Bruce Ware supports his thesis that the Father and Son are in an eternal authority and submission relationship in Father, Son and Holy Spirit (page 80), by citing Augustine,
Augustine affirmed, the distinction of Persons is constituted precisely by the differing relations among them, in part manifested by the inherent authority of the Father and inherent submission of the Son.And this is the citation from Augustine,
“In the light of this we can now perceive that the Son is not just said to have been sent because the Word became flesh, but that he was sent in order for the Word to become flesh, and by his bodily presence to do all that was written. That is, we should understand that it was not just the man who the Word became that was sent, but that the Word was sent to become man. For he was not sent in virtue of some disparity of power or substance or anything in him that was not equal to the Father, but in virtue of the Son being from the Father, not the Father being from the Son.”*Ware then comments on this quote,
If the "Son" is sent by the "Father," and if the "Son" comes to do the will of the "Father," does it not stand to reason that God wishes by this language to indicate something of the authority and submission that exists within the relationships of the members of the immanent trinity?And this is how Ware claims that Christ is equal to the Father in "power" but less than the Father in "authority." I am sure that anyone who knows Latin will be aware that "power" and "authority" were, in fact, the same word in Latin - potestas.
Therefore, what Augustine said was,
For he was not sent in virtue of some disparity of power (authority) or substance or anything in him that was not equal to the Father, but in virtue of the Son being from the Father, not the Father being from the Son.”Bruce Ware, as president of ETS, must believe that Christ is equal in power to God, but denies that Christ is equal in authority to God. From Jerome until the RSV, "power" and "authority," or their Latin equivalent, were considered either the same word or synonyms. It is, then, impossible for Ware to claim continuity with traditional theology. It appears that Augustine believed that the Son was from the Father, but equal in authority to God.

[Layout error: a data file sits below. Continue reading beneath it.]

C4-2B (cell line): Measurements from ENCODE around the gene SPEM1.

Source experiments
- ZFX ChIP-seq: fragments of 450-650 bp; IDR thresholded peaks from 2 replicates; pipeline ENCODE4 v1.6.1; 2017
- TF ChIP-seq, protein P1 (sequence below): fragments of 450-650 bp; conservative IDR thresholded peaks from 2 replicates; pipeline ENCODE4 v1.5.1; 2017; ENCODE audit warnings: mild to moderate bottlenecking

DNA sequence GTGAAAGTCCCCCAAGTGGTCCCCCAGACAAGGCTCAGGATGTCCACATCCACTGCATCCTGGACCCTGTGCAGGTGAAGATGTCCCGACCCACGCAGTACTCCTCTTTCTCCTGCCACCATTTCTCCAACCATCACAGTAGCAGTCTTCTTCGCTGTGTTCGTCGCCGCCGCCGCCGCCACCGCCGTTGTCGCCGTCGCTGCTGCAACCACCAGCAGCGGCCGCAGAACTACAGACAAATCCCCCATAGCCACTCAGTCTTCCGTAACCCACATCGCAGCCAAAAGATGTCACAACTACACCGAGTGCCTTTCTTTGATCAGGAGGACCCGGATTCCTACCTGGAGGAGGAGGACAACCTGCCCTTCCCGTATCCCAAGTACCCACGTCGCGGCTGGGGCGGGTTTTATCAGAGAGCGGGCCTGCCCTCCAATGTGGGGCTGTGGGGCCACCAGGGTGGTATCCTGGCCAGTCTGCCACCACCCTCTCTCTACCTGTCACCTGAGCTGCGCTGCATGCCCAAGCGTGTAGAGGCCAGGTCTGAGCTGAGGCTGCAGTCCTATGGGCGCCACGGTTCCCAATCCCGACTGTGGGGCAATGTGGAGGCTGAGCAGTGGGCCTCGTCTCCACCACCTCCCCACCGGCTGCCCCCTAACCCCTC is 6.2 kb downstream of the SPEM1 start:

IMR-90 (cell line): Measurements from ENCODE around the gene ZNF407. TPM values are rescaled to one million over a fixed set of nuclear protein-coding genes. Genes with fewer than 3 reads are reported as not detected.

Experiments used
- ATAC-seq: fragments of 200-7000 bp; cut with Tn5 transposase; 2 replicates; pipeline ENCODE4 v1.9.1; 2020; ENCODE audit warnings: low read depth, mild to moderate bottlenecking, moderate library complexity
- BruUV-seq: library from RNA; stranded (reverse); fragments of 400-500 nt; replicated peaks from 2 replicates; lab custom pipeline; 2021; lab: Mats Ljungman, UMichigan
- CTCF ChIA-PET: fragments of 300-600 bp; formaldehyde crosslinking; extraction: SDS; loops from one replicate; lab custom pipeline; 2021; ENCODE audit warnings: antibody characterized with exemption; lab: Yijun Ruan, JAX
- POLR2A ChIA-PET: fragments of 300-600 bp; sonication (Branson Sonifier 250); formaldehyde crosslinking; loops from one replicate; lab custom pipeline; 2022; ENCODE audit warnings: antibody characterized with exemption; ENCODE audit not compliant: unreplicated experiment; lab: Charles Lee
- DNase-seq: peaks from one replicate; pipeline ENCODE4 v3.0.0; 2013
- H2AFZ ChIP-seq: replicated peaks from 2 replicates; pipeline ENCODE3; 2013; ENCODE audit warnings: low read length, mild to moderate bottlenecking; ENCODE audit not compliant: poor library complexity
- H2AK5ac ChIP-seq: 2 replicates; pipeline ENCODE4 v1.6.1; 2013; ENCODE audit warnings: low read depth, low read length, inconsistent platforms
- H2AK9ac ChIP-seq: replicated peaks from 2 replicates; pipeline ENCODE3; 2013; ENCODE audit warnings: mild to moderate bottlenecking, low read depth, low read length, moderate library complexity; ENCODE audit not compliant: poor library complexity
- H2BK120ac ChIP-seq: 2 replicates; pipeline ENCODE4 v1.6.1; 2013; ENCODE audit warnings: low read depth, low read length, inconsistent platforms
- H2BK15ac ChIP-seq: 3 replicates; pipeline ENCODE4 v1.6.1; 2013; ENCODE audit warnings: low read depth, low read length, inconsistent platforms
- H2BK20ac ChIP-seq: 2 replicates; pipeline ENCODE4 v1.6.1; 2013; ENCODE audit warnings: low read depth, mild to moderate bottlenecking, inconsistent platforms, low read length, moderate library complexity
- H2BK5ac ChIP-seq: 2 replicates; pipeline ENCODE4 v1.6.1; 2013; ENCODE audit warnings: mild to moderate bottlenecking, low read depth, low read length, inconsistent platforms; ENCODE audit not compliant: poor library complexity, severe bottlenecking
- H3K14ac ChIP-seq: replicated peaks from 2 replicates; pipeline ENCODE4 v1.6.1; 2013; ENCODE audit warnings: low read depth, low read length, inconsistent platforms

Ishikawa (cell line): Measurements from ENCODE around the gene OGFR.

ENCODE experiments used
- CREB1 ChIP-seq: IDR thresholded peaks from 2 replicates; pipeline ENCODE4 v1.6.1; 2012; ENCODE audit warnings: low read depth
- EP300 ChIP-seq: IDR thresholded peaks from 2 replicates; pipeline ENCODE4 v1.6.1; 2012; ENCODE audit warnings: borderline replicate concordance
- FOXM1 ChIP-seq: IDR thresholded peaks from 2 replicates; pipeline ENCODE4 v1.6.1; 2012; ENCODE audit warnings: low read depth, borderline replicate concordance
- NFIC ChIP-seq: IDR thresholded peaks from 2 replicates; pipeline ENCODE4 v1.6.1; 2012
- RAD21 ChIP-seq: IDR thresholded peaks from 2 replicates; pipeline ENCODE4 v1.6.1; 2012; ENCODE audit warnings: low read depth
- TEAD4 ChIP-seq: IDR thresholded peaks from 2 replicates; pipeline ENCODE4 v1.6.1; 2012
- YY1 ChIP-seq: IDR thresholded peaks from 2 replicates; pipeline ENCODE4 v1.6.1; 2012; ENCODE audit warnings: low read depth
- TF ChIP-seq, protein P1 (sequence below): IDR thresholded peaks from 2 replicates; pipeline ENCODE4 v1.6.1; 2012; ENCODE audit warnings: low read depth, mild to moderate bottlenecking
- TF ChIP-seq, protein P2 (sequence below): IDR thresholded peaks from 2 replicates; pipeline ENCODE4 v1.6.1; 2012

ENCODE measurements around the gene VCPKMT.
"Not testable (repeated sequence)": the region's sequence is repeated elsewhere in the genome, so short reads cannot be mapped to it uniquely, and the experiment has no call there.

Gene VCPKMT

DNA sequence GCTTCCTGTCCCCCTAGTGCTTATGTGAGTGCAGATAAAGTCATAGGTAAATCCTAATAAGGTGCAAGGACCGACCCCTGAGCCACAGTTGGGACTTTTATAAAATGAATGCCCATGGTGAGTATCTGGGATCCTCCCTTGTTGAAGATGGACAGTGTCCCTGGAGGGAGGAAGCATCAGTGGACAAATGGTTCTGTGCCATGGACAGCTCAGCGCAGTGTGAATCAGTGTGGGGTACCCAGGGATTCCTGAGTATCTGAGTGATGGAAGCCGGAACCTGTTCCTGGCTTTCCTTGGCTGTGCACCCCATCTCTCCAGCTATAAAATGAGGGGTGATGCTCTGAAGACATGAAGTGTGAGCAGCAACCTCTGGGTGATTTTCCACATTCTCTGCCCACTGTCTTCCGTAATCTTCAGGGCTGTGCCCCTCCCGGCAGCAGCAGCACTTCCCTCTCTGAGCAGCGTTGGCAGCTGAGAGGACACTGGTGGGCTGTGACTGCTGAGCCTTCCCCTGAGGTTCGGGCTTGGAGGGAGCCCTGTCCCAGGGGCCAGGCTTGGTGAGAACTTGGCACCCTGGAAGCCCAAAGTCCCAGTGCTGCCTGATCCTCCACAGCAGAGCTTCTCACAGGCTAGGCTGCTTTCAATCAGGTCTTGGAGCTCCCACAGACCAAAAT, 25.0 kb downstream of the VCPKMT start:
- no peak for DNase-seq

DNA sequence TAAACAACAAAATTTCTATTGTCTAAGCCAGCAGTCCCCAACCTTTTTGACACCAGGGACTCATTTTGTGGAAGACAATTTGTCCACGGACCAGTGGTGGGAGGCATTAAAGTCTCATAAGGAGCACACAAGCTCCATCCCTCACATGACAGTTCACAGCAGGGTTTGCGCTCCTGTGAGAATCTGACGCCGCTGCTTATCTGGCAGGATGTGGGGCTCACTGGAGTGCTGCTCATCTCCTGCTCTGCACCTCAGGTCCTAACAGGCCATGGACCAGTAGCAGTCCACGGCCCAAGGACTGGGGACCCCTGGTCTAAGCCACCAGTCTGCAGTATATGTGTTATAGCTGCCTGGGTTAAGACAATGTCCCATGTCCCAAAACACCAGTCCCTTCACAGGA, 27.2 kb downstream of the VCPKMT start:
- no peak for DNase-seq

This citation from Augustine is also found here as,
He was not sent in respect to any inequality of power, or substance, or anything that in Him was not equal to the Father; but in respect to this, that the Son is from the Father, not the Father from the Son; for the Son is the Word of the Father, which is also called His wisdom.Clearly, Augustine is saying that the Son has no inequality with the Father, not in power nor in authority, nor in substance, nor in anything in him. And so it should be between the sexes, that women are not unequal to men in substance or in authority.
Here is the citation in Latin,
Secundum hoc iam potest intellegi non tantum ideo dici missus filius quia uerbum caro factum est, sed ideo missus ut uerbum caro fieret et per praesentiam corporalem illa quae scripta sunt operaretur, id est ut non tantum homo missus intellegatur quod uerbum factum est, sed et uerbum missum ut homo fieret quia non secundum imparem potestatem uel substantiam uel aliquid quod in eo patri non sit aequale missus est, sed secundum id quod filius a patre est, non pater a filio. Verbum enim patris est filius, quod est sapientia eius dicitur.I can't link to Lewis and Short directly, but this is the meaning of potestas.
- Political power, dominion, rule, empire, sovereignty
- Magisterial power, authority, office, magistracy
- have lawful authority and jurisdiction
*St. Augustine, The Trinity, trans. Edmund Hill, vol. 5 of The Works of St. Augustine (Brooklyn, NY: New City Press, 1991) IV. 27 (italics added).
Tampering with the Trinity: Does the Son submit to His Father